This is the core of Chittorgarh fort – the main palace area where the royal families lived. The ruins of this palace are the oldest construction within the fort complex, named in honor of a 15th century king, Rana Kumbha who defeated Mahmud Shah Khalji. The palace included elephant and horse stables and a temple to Lord Shiva. Maharana Udai Singh, the founder of Udaipur, was born here. The palace is built with plastered stone. It is believed to have underground cellars where Rani Padmini and other women committed Jauhar.
Vijay Stambha – Tower of Victory
It is a mind blowing 9-storey tower that is adorned with sculptures of Hindu deities. It was built in 1440 AD by Maharana Kumbha to commemorate his victory over Mohamed Khilji. In order to get on top, one has to climb 157 narrow steps to gain a panoramic view of the whole town. When illuminated in the evening, the tower reflects a mesmerizing effect and the view is worth capturing in the camera.
Must read: Vijay Stambh – Tower of Victory in Rajasthan
Kirti Stambh – Tower of Fame
Constructed in the 12th century, Kirti Tower is a 22 m high structure with 54 stairs. It was built by a Bagherwal Jain merchant Jijaji Rathod in honor of Lord Sri Adinath Rishaba who was the first Jain Tirthankar (revered Jain teacher). An imperial statue of him is constructed in front of this tower. The tower is popular for its grand architecture that is indeed worth admiration.
It is a deep tank filled by a spring that resembles the mouth of a cow and considered to be sacred. Situated at the edge of the cliff, near Samadhishwar Temple, this reservoir is one of the most important water tanks of Chittorgarh Fort.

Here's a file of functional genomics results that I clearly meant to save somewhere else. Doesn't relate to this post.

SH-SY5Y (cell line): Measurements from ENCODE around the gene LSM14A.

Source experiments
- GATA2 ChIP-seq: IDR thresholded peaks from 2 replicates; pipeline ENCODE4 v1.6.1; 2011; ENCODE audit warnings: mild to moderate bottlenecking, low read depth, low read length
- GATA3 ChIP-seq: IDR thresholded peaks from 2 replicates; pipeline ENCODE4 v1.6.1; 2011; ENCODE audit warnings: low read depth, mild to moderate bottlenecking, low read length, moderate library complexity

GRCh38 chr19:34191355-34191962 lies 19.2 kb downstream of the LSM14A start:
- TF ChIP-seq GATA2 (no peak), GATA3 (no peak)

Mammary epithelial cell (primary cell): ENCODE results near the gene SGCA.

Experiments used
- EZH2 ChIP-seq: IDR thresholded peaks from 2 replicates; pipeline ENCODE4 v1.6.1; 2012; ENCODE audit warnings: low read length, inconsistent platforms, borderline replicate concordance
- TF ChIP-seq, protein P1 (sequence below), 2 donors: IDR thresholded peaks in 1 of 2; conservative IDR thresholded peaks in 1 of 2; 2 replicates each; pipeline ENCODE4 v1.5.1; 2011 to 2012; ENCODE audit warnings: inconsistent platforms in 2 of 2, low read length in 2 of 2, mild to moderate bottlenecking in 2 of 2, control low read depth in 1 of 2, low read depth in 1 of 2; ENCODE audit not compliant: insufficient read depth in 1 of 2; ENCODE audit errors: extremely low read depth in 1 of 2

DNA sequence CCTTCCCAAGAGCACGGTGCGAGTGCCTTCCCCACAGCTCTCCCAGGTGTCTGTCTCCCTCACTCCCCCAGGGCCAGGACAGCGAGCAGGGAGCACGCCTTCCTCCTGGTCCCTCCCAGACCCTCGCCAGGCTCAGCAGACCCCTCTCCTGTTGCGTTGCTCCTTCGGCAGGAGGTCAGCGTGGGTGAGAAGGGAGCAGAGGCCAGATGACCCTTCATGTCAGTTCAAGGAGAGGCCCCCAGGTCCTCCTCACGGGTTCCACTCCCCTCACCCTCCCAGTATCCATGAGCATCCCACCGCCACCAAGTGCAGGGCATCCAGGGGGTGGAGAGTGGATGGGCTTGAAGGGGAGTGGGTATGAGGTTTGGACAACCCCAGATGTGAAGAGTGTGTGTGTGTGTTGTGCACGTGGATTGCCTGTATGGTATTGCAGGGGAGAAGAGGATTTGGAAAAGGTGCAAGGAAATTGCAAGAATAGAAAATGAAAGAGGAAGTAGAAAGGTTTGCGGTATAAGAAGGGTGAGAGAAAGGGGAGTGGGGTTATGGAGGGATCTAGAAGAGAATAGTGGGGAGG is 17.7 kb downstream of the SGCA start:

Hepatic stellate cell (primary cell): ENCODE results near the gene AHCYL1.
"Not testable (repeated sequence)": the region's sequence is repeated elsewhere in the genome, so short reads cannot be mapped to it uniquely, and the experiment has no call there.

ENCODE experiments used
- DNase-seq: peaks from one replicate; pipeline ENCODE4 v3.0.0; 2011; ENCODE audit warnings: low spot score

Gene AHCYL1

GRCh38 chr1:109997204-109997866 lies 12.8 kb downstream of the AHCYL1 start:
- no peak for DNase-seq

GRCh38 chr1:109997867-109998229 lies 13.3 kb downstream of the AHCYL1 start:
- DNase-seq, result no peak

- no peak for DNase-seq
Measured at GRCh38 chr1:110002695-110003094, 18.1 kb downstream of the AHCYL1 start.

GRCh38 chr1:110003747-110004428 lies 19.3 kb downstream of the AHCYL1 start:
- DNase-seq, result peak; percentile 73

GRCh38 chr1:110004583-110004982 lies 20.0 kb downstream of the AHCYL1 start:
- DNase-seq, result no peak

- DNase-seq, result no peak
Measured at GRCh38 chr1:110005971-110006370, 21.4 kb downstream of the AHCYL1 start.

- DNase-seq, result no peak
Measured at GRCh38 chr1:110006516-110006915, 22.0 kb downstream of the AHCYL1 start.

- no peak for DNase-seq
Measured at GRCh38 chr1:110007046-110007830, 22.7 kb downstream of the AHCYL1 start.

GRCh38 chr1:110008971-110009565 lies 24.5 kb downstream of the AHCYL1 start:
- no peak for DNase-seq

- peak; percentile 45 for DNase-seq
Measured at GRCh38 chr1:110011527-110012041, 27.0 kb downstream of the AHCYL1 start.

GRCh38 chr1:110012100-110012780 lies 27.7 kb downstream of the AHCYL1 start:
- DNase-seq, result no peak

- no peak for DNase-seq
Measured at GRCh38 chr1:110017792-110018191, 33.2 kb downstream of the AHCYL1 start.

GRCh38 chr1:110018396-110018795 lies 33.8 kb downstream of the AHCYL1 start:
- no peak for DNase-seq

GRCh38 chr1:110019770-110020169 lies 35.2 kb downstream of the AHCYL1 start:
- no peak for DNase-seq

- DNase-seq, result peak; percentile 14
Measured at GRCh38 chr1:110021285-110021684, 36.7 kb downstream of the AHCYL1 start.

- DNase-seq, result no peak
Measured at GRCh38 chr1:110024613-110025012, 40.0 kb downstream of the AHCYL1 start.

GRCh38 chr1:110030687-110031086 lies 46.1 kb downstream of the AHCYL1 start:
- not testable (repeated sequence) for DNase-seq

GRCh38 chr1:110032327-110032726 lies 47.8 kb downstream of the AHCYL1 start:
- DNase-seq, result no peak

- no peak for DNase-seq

A palace built in a small man-made lake to honor the memory of Rani Padmini, who was said to be a legendary beauty. As per legend, the Sultan of Delhi, Alauddin Khilji became besotted with the Rani after glimpsing her reflection in the lake surrounding the palace. He sacked Chittor to win her affections, but Queen Padmini and the women of the court sacrificed themselves in a pyre of fire rather than submit to anybody. This supreme sacrifice has been called ‘Jauhar’ and epitomises the fiery spirit of the Rajputs of the day.
It is associated with the mystic saint-poet Meera Bai who was an ardent devotee of Lord Krishna and dedicated her entire life to His worship. The popular legend associated with her is that with blessings of Krishna, she survived after consuming poison sent to her by her evil brother-in-law. Rana Khumba built it in an ornate Indo–Aryan architectural style. The pinnacle of the temple is in pyramid shape.
Kalika Mata Temple
Originally, a Sun temple dated to the 8th century dedicated to Surya -the Sun God, was destroyed in the 14th century. It was rebuilt as a Kali temple.
Fateh Prakash Palace
Fateh Prakash Palace is the youngest palace of Chittorgarh fort built just about 100 years ago. Build by Maharana Fateh Singh this huge palace is of morden style. This palace, now a museum, has a rich collection of sculptures from temples and buildings in the Fort.
The hill fort also contains 6 Jain temples. The largest and chief among them is the temple of Bhagawan Adinatha with fifty-two Devkulikas.
There are ruins of Nagina Bazar and Moti Bazar on the road going towards Ratan Singh Palace from Kumbha’s Palace. The ruins extended along the both sides of the road. It served as the local market for the residents of the fort, but now only ruins are visible on both sides.